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Title: Chapter 6: Microbial Growth


1
Chapter 6Microbial Growth
2
Microbial Growth
  • Microbial growth growth in population
  • Increase in number of cells, not cell size
  • Two main categories of requirements for microbial
    growth
  • Physical requirements (environmental conditions)
  • Temperature, pH, osmotic pressure
  • Chemical requirements

3
Physical Requirements for Growth Temperature
  • Temperature
  • Minimum growth temperature
  • Optimum growth temperature
  • Maximum growth temperature
  • Three main classifications
  • Psychrophiles (optimum 120C)
  • Psychrotrophs (optimum 230C)
  • Mesophiles (optimum 370C)
  • Thermophiles (optimum above 500C)

4
Physical Requirements for Growth Temperature
Refrigeration
Cause majority of food spoilage
Figure 6.1
5
Hansens Disease(Leprosy)
  • Mycobacterium leprae
  • Optimal growth temperature 30C
  • Grows in peripheral nerves, nasal mucosa and skin
    cells

Figure 22.8
6
Physical Requirements for Growth pH
  • pH
  • Most bacteria grow between pH 6.5 and 7.5
  • Molds and yeasts grow optimally between pH 5 and
    6
  • Acidophiles grow in acidic environments (pHlt5.5)
  • Alkaliphiles grow in basic environments (pHgt8.5)
  • Acidic foods (pickles, sauerkraut) preserved by
    acids from bacterial fermentation
  • Growth media used in the laboratory contain
    buffers

7
Physical Requirements for Growth Osmotic Pressure
  • Osmotic Pressure
  • Hypertonic environments (high osmotic pressure),
    increased salt or sugar, cause plasmolysis
  • Obligate halophiles require high osmotic
    pressure
  • Facultative halophiles tolerate high osmotic
    pressure (gt2 salt)
  • Nutrient agar has a high percentage of water to
    maintain low osmotic pressure (bacterial cells
    are 80-90 water)

Low osmotic pressure
High osmotic pressure
Water flow
High solute concentration/ Low water concentration
Low solute concentration/ High water concentration
8
Physical Requirements for Growth Osmotic Pressure
  • Plasmolysis cell growth is inhibited when the
    plasma membrane pulls away from the cell wall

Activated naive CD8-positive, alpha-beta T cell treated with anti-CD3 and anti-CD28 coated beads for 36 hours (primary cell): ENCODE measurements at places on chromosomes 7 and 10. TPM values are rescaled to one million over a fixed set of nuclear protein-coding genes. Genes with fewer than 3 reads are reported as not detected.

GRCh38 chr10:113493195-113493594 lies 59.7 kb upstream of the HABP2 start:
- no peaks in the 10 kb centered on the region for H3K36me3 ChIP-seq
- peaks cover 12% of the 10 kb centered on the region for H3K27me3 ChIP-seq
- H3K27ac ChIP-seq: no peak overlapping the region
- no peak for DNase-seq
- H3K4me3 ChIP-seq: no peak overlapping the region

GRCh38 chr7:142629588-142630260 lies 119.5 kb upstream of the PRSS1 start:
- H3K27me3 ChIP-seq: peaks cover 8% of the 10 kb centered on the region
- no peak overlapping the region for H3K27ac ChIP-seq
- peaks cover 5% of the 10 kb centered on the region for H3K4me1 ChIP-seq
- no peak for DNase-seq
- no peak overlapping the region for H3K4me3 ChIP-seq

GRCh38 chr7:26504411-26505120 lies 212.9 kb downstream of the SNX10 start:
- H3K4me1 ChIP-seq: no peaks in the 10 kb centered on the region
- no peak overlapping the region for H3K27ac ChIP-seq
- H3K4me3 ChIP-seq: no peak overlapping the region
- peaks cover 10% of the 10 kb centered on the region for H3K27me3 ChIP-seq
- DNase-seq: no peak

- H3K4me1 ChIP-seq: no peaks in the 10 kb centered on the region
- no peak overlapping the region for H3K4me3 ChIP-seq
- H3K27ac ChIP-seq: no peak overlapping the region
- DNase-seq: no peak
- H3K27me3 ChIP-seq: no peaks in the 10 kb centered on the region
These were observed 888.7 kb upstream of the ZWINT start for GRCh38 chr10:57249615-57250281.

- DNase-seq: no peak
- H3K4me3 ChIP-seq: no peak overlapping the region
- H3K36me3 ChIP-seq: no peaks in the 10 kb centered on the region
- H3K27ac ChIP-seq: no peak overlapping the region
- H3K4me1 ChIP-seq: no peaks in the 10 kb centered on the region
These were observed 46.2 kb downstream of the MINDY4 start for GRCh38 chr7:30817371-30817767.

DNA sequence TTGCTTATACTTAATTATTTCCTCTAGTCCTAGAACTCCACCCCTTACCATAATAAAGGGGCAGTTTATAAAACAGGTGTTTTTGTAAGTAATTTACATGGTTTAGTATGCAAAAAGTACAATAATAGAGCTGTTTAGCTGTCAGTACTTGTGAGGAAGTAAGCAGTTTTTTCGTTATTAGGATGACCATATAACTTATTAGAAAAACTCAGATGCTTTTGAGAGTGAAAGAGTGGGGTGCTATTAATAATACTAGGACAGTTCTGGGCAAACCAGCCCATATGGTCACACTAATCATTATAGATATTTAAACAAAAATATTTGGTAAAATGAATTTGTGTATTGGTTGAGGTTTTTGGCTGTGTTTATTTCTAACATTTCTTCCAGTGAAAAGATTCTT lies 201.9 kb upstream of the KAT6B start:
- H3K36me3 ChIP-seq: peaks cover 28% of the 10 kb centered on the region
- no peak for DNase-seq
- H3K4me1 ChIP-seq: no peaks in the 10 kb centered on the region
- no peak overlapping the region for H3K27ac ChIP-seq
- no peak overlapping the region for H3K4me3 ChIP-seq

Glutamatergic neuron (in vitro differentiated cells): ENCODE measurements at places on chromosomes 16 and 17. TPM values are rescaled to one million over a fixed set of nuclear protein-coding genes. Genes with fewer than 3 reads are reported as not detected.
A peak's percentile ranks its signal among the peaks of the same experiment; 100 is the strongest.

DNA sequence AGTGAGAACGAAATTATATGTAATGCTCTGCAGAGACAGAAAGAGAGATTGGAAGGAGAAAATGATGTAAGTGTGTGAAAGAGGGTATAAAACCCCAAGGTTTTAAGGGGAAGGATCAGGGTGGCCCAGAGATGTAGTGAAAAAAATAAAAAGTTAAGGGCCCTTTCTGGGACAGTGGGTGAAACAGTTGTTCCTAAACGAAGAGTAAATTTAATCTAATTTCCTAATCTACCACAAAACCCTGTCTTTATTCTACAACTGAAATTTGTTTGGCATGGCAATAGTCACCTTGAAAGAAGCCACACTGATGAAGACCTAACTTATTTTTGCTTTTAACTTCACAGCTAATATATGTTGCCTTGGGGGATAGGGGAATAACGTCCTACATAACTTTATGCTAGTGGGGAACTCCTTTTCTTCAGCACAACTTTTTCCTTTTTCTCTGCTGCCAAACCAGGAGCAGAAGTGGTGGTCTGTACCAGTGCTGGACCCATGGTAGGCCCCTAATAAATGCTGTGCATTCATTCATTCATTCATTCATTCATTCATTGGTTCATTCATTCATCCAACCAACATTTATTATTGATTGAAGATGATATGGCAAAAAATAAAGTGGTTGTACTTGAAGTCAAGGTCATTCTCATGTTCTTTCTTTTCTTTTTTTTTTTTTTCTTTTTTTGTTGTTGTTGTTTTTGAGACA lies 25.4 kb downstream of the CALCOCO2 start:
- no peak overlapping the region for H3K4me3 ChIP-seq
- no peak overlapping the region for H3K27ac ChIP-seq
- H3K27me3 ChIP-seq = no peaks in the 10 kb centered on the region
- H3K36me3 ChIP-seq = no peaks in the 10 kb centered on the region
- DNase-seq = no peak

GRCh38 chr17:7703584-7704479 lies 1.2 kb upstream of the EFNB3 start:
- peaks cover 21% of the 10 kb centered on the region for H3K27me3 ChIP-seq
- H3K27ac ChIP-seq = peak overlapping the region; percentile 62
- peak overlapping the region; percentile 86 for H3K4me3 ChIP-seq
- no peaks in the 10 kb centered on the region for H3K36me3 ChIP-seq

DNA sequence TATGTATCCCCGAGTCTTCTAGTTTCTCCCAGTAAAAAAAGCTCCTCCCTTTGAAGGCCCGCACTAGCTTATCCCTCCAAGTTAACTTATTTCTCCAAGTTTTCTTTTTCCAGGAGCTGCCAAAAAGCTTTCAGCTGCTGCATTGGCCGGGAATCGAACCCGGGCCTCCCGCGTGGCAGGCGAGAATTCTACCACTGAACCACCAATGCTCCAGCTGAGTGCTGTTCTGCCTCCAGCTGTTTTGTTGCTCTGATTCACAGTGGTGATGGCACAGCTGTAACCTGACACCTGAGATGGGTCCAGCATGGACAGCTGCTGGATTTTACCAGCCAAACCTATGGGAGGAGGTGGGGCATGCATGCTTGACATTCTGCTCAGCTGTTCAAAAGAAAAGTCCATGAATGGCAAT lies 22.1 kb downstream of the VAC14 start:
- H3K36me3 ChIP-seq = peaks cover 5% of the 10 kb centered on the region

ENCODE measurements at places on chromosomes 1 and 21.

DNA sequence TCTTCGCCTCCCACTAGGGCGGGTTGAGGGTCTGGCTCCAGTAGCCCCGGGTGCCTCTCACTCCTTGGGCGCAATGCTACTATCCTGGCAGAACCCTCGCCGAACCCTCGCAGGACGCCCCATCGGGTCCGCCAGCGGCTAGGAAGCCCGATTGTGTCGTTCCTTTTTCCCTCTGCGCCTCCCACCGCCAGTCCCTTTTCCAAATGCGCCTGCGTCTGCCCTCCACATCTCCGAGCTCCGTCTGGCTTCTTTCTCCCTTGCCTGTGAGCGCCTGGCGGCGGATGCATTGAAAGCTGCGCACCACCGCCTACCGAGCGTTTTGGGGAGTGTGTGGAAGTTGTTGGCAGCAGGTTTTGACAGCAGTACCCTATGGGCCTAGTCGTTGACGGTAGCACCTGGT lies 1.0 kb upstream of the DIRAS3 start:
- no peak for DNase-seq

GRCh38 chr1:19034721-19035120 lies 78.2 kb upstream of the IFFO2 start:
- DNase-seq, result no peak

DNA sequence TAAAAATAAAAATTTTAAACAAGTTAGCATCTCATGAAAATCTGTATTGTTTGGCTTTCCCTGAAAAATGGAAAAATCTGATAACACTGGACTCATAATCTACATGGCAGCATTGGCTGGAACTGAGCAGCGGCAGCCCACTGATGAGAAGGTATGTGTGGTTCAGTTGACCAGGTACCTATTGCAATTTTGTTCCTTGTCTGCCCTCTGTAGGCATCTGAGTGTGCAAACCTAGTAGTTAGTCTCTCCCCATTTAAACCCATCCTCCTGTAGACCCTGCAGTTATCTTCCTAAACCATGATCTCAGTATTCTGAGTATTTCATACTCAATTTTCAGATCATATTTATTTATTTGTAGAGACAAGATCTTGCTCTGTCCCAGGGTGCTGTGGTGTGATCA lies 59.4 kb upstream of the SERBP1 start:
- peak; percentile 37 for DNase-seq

• Added salt or sugar is another method of
    preserving food

Hypertonic solution (high osmotic pressure)
Isotonic solution
Figure 6.4
9
Chemical Requirements for Growth
  • Carbon
  • Structural organic molecules, energy source
  • Heterotrophs use organic carbon sources
  • Autotrophs use CO2
  • Nitrogen, Sulfur, Phosphorus
  • For synthesis of amino acids, nucleotides,
    vitamins, phospholipids
  • Most bacteria decompose proteins to obtain N
  • Inorganic ions are sources for these elements
    (NH4, NO3-, PO43-, SO42-)

10
Chemical Requirements for Growth
  • Trace Elements (Iron, Copper, Zinc)
  • Inorganic elements required in small amounts,
    usually as enzyme cofactors
  • Often present in tap water
  • Organic Growth Factors
  • Organic compounds obtained from the environment
    (i.e. the organism cannot synthesize them)
  • Vitamins, amino acids

11
Chemical Requirements for Growth Oxygen
  • Oxygen (O2)

Obligate aerobes Facultative anaerobes Obligate anaerobes Aerotolerant anaerobes Microaerophiles

12
Chemical Requirements for Growth Oxygen
  • Aerotolerance of individual organisms depends on
    their ability to handle oxygen toxicity
  • Oxygen radical species O2-, O22-, OH
  • Presence/lack of enzymes that neutralize toxic
    oxygen species
  • SOD (Superoxide dismutase)
  • Catalase/peroxidase

.
13
Chemical Requirements for Growth Oxygen
  • Oxygen (O2)

Obligate aerobes Facultative anaerobes Obligate anaerobes Aerotolerant anaerobes Microaerophiles

Require oxygen, but at lower levels than in the
air
Express SOD and catalase
Dont express SOD/catalase
Tolerate oxygen (express SOD/catalase) but
incapable of using it for growth
14
Culture Media
  • Culture Medium Nutrients prepared for microbial
    growth
  • Source of energy, carbon, nitrogen, sulfur,
    phosphorus, trace elements and organic growth
    factors
  • Sterile No living microbes
  • Inoculum Introduction of microbes into medium to
    initiate growth
  • Culture Microbes growing in/on culture medium

15
Culture MediaAgar
  • Complex polysaccharide